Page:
Stop Making Excuses

Back in 2007 my husband and I set a goal to pay off our mortgage “by December 2011 or sooner.”

Well, it’s the beginning of 2010 and we have paid off about 12.5% of our mortgage so far. To be on track, we would have had to have paid at least 50% of our mortgage by now. So we’re behind.

What happened? Well, we had some unexpected expenses. Just this past year alone I paid out over $10,000 in things I hadn’t planned on. And that’s just for my own expenses — there were additional things like big household expenses and vet bills too.

While all those things did happen, I’ve just spent the last paragraph deliberately lying to you to make a point. None of the things I listed are reasons why we are behind in progress on our goal. They’re just excuses.

The real reason we’re behind is that we haven’t made our goal the priority. Only about two of the unplanned things I mentioned actually had to be dealt with at all. Even then, those two things could have been dealt with less expensively. It would have been unpleasant, but it could have been done.

On top of what I mentioned, we could have forgone trips to Italy, Nebraska, Washington, Mexico, and New York. We could have decided not to do two complete bathroom remodels. We could have eaten out less. We could have gotten second jobs. We could have done a lot of things.

You get the point.

If you really want to reach a goal, make it the priority and stop making excuses.

That’s what we’ll be doing this year.

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4 comments

  • To stop making excuses is great, but I would be more worried about becoming discouraged since you are behind the plan of making your goal.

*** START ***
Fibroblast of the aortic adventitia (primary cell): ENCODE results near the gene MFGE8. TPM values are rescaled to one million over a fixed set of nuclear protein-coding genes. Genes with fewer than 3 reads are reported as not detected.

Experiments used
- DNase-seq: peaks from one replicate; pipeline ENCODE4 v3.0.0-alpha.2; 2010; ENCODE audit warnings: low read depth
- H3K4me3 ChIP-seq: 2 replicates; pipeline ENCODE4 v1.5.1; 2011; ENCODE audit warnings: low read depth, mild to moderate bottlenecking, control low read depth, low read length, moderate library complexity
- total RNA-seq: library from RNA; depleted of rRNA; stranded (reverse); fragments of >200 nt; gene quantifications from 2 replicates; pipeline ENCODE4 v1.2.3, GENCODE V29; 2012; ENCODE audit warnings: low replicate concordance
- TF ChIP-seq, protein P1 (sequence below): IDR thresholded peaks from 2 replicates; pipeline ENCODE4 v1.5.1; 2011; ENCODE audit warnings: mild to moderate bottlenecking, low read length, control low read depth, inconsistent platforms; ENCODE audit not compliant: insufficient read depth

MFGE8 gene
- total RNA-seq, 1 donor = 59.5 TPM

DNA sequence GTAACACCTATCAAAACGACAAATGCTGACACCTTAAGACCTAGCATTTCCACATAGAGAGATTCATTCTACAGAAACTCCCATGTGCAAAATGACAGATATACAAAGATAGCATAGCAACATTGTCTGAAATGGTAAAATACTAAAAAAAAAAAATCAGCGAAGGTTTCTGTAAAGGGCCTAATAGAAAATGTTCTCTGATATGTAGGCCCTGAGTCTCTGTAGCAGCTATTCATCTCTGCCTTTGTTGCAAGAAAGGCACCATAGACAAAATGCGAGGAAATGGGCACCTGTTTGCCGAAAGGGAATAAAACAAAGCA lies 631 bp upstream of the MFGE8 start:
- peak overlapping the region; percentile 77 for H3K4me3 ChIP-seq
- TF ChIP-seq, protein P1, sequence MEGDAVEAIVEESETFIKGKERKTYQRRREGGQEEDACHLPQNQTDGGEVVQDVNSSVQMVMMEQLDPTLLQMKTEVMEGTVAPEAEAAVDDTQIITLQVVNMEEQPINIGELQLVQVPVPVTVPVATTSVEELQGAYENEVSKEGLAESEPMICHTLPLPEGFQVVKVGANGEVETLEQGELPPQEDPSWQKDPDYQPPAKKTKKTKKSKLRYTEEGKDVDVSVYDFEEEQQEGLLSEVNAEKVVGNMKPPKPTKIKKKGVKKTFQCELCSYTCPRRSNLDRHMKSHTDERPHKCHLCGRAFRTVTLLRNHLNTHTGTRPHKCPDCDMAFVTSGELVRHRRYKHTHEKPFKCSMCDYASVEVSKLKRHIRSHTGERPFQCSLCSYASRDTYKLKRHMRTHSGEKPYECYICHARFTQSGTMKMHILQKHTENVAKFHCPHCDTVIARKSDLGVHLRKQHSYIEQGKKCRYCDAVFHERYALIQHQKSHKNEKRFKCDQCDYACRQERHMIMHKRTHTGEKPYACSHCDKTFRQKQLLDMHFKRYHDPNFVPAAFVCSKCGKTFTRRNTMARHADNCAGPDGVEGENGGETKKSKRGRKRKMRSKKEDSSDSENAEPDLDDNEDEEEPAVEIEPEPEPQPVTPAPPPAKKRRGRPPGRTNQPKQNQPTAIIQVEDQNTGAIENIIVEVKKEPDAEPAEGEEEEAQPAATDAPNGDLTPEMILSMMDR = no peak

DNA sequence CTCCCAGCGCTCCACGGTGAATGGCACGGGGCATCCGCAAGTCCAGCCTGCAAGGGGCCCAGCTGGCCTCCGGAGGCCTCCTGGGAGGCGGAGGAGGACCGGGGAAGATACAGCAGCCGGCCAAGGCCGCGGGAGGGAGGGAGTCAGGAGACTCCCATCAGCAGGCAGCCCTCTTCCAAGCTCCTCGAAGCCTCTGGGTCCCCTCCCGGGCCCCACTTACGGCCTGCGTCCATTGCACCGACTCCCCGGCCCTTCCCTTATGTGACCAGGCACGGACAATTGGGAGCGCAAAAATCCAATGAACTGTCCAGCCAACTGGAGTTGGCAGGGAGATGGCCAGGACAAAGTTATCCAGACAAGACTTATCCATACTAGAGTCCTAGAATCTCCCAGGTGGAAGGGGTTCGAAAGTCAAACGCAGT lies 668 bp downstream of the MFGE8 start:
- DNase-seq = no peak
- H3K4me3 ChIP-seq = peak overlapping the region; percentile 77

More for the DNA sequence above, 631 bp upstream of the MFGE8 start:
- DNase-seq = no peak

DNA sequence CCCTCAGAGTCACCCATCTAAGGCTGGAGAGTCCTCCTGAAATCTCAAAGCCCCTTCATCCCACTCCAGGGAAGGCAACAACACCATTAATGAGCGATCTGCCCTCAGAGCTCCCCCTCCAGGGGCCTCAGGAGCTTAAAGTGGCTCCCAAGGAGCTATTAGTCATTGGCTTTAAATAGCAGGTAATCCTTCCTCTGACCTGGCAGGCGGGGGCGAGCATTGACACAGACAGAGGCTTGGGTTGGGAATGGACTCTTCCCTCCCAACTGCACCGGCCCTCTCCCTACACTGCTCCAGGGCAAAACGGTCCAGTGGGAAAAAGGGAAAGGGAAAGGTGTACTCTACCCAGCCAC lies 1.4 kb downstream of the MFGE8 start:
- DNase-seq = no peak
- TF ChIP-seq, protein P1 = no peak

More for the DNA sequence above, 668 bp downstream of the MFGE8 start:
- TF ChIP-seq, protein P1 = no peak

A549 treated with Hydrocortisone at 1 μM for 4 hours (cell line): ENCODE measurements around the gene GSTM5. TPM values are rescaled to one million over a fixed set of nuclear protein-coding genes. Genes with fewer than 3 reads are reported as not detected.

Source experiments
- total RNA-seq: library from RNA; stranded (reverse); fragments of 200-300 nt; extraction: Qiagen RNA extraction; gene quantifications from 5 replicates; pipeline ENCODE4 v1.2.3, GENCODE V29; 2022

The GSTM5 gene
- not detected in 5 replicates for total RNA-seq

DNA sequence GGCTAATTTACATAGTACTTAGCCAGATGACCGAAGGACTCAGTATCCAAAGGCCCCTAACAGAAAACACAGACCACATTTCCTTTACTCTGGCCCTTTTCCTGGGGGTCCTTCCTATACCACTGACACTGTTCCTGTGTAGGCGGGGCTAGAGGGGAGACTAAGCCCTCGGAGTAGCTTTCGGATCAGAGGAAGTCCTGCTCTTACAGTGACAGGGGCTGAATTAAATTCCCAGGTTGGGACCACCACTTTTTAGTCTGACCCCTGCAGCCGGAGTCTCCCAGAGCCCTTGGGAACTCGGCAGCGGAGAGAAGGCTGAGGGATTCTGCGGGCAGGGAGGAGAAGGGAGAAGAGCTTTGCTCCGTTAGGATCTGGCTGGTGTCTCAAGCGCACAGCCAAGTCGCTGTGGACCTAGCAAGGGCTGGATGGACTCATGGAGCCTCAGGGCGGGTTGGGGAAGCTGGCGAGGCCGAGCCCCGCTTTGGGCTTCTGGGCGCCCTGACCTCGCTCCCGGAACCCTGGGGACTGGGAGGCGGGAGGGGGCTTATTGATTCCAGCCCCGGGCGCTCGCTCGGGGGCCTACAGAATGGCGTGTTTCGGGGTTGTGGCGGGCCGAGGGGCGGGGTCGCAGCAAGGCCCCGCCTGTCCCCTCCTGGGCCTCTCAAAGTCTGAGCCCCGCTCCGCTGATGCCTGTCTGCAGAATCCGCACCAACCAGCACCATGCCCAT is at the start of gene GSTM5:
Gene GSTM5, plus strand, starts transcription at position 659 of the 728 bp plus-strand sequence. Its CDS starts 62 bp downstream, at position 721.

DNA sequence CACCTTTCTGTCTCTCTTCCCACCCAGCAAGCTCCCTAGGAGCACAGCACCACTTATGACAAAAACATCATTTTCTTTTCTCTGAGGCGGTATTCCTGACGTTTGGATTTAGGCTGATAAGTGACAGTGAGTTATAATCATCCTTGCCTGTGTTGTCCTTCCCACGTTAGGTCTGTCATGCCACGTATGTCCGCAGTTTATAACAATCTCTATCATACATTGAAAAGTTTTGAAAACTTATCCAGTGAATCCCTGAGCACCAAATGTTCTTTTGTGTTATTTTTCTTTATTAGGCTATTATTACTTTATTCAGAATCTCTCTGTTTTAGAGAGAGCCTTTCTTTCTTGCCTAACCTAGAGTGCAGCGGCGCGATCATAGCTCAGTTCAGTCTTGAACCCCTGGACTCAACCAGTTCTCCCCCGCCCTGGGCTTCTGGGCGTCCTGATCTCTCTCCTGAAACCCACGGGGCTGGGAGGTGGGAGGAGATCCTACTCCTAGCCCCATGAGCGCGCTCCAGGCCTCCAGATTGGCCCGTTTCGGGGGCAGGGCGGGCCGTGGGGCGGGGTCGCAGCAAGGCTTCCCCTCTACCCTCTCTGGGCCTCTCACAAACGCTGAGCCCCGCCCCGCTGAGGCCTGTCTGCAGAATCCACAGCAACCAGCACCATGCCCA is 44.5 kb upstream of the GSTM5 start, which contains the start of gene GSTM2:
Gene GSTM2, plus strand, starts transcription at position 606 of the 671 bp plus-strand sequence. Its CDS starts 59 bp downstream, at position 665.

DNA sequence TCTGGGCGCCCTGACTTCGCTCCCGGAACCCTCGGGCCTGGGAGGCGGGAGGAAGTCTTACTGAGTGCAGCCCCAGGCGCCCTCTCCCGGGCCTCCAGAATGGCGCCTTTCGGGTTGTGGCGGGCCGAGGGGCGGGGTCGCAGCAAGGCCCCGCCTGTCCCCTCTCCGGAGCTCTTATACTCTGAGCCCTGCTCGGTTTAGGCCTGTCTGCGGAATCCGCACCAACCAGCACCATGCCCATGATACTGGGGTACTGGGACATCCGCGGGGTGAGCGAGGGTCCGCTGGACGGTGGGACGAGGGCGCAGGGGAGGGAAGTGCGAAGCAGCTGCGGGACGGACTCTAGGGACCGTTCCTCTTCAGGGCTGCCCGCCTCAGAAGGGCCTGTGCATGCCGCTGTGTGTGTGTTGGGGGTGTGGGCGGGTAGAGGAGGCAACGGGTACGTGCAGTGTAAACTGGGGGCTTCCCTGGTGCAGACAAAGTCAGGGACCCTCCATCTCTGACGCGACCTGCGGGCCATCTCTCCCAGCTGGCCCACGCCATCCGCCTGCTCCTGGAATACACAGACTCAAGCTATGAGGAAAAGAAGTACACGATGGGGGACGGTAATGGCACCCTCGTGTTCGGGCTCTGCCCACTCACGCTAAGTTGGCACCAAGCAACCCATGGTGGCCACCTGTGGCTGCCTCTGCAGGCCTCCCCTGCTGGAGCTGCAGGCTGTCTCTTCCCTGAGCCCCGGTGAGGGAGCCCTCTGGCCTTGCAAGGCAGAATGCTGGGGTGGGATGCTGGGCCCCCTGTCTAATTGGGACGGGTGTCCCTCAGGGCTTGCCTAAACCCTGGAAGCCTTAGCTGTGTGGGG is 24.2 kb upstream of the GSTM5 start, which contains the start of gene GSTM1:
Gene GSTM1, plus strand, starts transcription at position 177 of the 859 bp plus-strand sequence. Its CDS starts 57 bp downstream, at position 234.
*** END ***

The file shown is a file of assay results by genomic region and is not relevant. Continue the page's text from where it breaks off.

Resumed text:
Getting out of debt can be a long and arduous process–therefore, continuous motivation is a key.

    I would instead look at how much progess you’ve made–maybe that will jumpstart you again and allow you to put behind you this past year’s “excuses”.

    Good luck!!!

    • Hm, actually I’m not discouraged at all. I’m even more motivated than before because it’s apparent that I could have relatively easily been right on track before. So I still think it’s doable.

  • Terry

    I’m unemployed, unskilled, over 50, and can’t afford to go to school to get a skill. Those se all seem like valid reasons to me. What am I missing?

  • Terry, that seems like a tough situation, but you might be selling yourself short. I can tell right away that you have at least two skills: the know-how to use the internet and the ability to type. Have you looked into temporary work through an agency? (Assuming that your goal is to get a job.) You might also try making a list of your interests & hobbies. Many times those contain hidden skills. Do you qualify for any government-run job training programs?